- I do not sleep: I see, I hear, I speak;
- I smell sweet savors, and I feel soft things.
- Upon my life, I am a lord indeed,
- And not a tinker, nor Christopher Sly.
- Well, bring our lady hither to our sight,
- And once again a pot o’ th’ smallest ale.
Second Servingman74 - 78
- Will’t please your mightiness to wash your hands?
- O how we joy to see your wit restor’d!
- O that once more you knew but what you are!
- These fifteen years you have been in a dream,
- Or when you wak’d, so wak’d as if you slept.
Christopher Sly79 - 80
- These fifteen years! By my fay, a goodly nap,
- But did I never speak of all that time?
First Servingman81 - 87
- O yes, my lord, but very idle words,
- For though you lay here in this goodly chamber,
- Yet would you say ye were beaten out of door,
- And rail upon the hostess of the house,
- And say you would present her at the leet,
- Because she brought stone jugs and no seal’d quarts.
- Sometimes you would call out for Cicely Hacket.
- Ay, the woman’s maid of the house.
Third Servingman89 - 94
- Why, sir, you know no house nor no such maid,
- Nor no such men as you have reckon’d up,
- As Stephen Sly, and old John Naps of Greece,
- And Peter Turph, and Henry Pimpernell,
- And twenty more such names and men as these,
- Which never were, nor no man ever saw.
- Now Lord be thanked for my good amends!
All Servants and Lord96
- Enter the Page as a lady, with Attendants.
- I thank thee, thou shalt not lose by it.
- How fares my noble lord?
Christopher Sly99 - 100
- Marry, I fare well, for here is cheer enough.
- Where is my wife?
- Here, noble lord, what is thy will with her?
Christopher Sly102 - 103
- Are you my wife and will not call me husband?
- My men should call me “lord”; I am your goodman.
Page104 - 105
- My husband and my lord, my lord and husband,
- I am your wife in all obedience.
- I know it well. What must I call her?
- Al’ce madam, or Joan madam?
- Madam, and nothing else, so lords call ladies.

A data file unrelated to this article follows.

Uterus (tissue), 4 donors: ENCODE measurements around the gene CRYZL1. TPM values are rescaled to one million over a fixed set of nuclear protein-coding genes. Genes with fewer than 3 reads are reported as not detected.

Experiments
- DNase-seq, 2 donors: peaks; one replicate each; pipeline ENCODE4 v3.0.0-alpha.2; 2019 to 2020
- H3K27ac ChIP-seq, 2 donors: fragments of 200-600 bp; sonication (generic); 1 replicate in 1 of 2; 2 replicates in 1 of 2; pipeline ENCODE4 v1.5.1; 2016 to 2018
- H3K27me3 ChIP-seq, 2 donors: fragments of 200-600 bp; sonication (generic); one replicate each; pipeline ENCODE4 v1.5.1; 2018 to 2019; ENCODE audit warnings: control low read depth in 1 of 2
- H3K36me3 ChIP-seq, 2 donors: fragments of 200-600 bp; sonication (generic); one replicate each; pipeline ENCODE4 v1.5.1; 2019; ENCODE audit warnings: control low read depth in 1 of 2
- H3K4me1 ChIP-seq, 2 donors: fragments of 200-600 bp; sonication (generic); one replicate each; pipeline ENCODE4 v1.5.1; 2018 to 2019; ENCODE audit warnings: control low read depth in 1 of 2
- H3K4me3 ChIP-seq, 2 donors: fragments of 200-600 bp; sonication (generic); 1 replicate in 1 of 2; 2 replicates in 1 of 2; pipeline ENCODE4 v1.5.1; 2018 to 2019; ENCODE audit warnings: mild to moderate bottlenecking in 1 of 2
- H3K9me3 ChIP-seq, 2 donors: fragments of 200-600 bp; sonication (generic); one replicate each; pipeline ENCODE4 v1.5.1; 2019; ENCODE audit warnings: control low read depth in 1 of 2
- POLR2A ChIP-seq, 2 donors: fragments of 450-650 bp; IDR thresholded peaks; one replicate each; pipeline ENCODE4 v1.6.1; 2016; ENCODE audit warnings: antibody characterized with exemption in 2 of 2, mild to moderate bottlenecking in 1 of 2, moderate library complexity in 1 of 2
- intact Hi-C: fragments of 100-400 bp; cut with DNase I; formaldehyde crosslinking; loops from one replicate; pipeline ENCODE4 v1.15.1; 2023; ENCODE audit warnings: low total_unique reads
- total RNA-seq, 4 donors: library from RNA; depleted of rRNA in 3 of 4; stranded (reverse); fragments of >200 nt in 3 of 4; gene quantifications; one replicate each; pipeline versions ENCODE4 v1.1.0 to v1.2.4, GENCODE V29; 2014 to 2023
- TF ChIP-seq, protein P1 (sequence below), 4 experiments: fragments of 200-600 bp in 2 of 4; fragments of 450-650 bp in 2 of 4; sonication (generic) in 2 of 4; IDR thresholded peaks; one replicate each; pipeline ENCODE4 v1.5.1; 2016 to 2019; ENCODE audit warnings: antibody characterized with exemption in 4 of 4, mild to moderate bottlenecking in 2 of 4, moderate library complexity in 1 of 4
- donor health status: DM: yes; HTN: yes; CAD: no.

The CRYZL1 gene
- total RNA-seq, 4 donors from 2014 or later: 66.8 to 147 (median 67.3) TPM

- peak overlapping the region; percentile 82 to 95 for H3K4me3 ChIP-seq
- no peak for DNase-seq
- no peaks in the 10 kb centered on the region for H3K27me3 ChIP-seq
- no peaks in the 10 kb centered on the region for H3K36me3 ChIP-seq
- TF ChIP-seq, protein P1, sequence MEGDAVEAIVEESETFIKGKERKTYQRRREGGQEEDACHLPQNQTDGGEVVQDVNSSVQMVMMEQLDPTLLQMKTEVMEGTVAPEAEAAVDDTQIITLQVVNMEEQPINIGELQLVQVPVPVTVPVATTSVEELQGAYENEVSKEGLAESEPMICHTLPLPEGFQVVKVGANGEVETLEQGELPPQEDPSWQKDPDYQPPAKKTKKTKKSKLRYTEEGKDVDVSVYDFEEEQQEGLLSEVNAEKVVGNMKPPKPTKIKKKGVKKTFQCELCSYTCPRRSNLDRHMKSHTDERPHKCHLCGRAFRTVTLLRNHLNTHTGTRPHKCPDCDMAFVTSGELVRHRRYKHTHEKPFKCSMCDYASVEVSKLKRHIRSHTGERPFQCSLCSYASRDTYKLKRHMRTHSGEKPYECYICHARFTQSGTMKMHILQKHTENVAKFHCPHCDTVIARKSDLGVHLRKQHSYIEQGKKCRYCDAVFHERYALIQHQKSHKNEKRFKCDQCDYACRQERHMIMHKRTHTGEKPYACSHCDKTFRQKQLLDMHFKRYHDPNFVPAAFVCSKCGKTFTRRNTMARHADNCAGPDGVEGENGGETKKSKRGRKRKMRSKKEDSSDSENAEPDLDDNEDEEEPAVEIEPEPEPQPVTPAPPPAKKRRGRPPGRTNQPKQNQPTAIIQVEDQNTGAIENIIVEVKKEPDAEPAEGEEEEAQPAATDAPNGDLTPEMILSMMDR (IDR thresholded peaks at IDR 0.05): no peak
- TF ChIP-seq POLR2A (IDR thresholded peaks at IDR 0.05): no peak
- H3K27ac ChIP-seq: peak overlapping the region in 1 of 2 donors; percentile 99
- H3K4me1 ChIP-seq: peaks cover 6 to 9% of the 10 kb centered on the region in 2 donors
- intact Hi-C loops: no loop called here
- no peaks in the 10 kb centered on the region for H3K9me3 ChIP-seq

Christopher Sly110 - 111
- Madam wife, they say that I have dream’d,
- And slept above some fifteen year or more.
Page112 - 113
- Ay, and the time seems thirty unto me,
- Being all this time abandon’d from your bed.
Christopher Sly114 - 115
- ’Tis much. Servants, leave me and her alone.
- Madam, undress you, and come now to bed.
Page116 - 122
- Thrice-noble lord, let me entreat of you
- To pardon me yet for a night or two;
- Or if not so, until the sun be set.
- For your physicians have expressly charg’d,
- In peril to incur your former malady,
- That I should yet absent me from your bed.
- I hope this reason stands for my excuse.
Christopher Sly123 - 125
- Ay, it stands so that I may hardly tarry so long. But I
- would be loath to fall into my dreams again. I will
- therefore tarry in despite of the flesh and the blood.
- Enter a Messenger.
Messenger126 - 133
- Your honor’s players, hearing your amendment,
- Are come to play a pleasant comedy,
- For so your doctors hold it very meet,
- Seeing too much sadness hath congeal’d your blood,
- And melancholy is the nurse of frenzy.
- Therefore they thought it good you hear a play,
- And frame your mind to mirth and merriment,
- Which bars a thousand harms and lengthens life.
Christopher Sly134 - 135
- Marry, I will, let them play it. Is not a comonty a
- Christmas gambold, or a tumbling-trick?
- No, my good lord, it is more pleasing stuff.
- What, household stuff?
- It is a kind of history.
Christopher Sly139 - 140
- Well, we’ll see’t. Come, madam wife, sit by my side, and let
- the world slip, we shall ne’er be younger.
- They all sit. Flourish.